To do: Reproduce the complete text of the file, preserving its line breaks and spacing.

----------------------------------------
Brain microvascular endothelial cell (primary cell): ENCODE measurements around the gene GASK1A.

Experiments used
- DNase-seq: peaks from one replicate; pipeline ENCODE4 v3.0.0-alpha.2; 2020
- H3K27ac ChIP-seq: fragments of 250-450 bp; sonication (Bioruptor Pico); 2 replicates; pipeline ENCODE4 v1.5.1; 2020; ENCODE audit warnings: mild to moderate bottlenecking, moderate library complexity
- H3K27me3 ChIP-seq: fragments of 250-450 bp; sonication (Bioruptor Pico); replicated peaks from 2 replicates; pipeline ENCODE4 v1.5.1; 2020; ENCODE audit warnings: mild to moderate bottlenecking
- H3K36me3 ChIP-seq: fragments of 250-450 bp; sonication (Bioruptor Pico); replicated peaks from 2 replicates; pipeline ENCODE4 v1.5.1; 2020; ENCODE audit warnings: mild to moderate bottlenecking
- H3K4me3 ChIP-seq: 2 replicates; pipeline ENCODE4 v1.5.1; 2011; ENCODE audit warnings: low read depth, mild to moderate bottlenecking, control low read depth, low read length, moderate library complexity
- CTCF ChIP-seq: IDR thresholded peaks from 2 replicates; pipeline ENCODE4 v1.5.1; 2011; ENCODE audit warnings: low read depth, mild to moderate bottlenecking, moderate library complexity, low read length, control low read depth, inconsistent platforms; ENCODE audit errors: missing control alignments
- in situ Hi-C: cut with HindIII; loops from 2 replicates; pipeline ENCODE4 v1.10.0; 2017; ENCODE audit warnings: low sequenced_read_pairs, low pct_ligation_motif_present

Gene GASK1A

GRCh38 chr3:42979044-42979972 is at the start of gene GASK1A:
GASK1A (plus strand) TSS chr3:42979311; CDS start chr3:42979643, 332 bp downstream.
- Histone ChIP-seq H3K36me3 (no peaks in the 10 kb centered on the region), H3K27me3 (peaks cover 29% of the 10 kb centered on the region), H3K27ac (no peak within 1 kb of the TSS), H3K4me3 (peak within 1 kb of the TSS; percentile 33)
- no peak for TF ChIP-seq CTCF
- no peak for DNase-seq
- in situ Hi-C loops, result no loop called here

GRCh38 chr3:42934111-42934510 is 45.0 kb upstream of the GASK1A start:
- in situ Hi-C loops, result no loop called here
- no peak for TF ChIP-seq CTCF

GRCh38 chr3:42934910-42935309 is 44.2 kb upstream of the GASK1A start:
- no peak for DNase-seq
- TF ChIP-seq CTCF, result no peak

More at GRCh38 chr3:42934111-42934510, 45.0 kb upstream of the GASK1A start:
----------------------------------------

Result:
Brain microvascular endothelial cell (primary cell): ENCODE measurements around the gene GASK1A.

Experiments used
- DNase-seq: peaks from one replicate; pipeline ENCODE4 v3.0.0-alpha.2; 2020
- H3K27ac ChIP-seq: fragments of 250-450 bp; sonication (Bioruptor Pico); 2 replicates; pipeline ENCODE4 v1.5.1; 2020; ENCODE audit warnings: mild to moderate bottlenecking, moderate library complexity
- H3K27me3 ChIP-seq: fragments of 250-450 bp; sonication (Bioruptor Pico); replicated peaks from 2 replicates; pipeline ENCODE4 v1.5.1; 2020; ENCODE audit warnings: mild to moderate bottlenecking
- H3K36me3 ChIP-seq: fragments of 250-450 bp; sonication (Bioruptor Pico); replicated peaks from 2 replicates; pipeline ENCODE4 v1.5.1; 2020; ENCODE audit warnings: mild to moderate bottlenecking
- H3K4me3 ChIP-seq: 2 replicates; pipeline ENCODE4 v1.5.1; 2011; ENCODE audit warnings: low read depth, mild to moderate bottlenecking, control low read depth, low read length, moderate library complexity
- CTCF ChIP-seq: IDR thresholded peaks from 2 replicates; pipeline ENCODE4 v1.5.1; 2011; ENCODE audit warnings: low read depth, mild to moderate bottlenecking, moderate library complexity, low read length, control low read depth, inconsistent platforms; ENCODE audit errors: missing control alignments
- in situ Hi-C: cut with HindIII; loops from 2 replicates; pipeline ENCODE4 v1.10.0; 2017; ENCODE audit warnings: low sequenced_read_pairs, low pct_ligation_motif_present

Gene GASK1A

GRCh38 chr3:42979044-42979972 is at the start of gene GASK1A:
GASK1A (plus strand) TSS chr3:42979311; CDS start chr3:42979643, 332 bp downstream.
- Histone ChIP-seq H3K36me3 (no peaks in the 10 kb centered on the region), H3K27me3 (peaks cover 29% of the 10 kb centered on the region), H3K27ac (no peak within 1 kb of the TSS), H3K4me3 (peak within 1 kb of the TSS; percentile 33)
- no peak for TF ChIP-seq CTCF
- no peak for DNase-seq
- in situ Hi-C loops, result no loop called here

GRCh38 chr3:42934111-42934510 is 45.0 kb upstream of the GASK1A start:
- in situ Hi-C loops, result no loop called here
- no peak for TF ChIP-seq CTCF

GRCh38 chr3:42934910-42935309 is 44.2 kb upstream of the GASK1A start:
- no peak for DNase-seq
- TF ChIP-seq CTCF, result no peak

More at GRCh38 chr3:42934111-42934510, 45.0 kb upstream of the GASK1A start: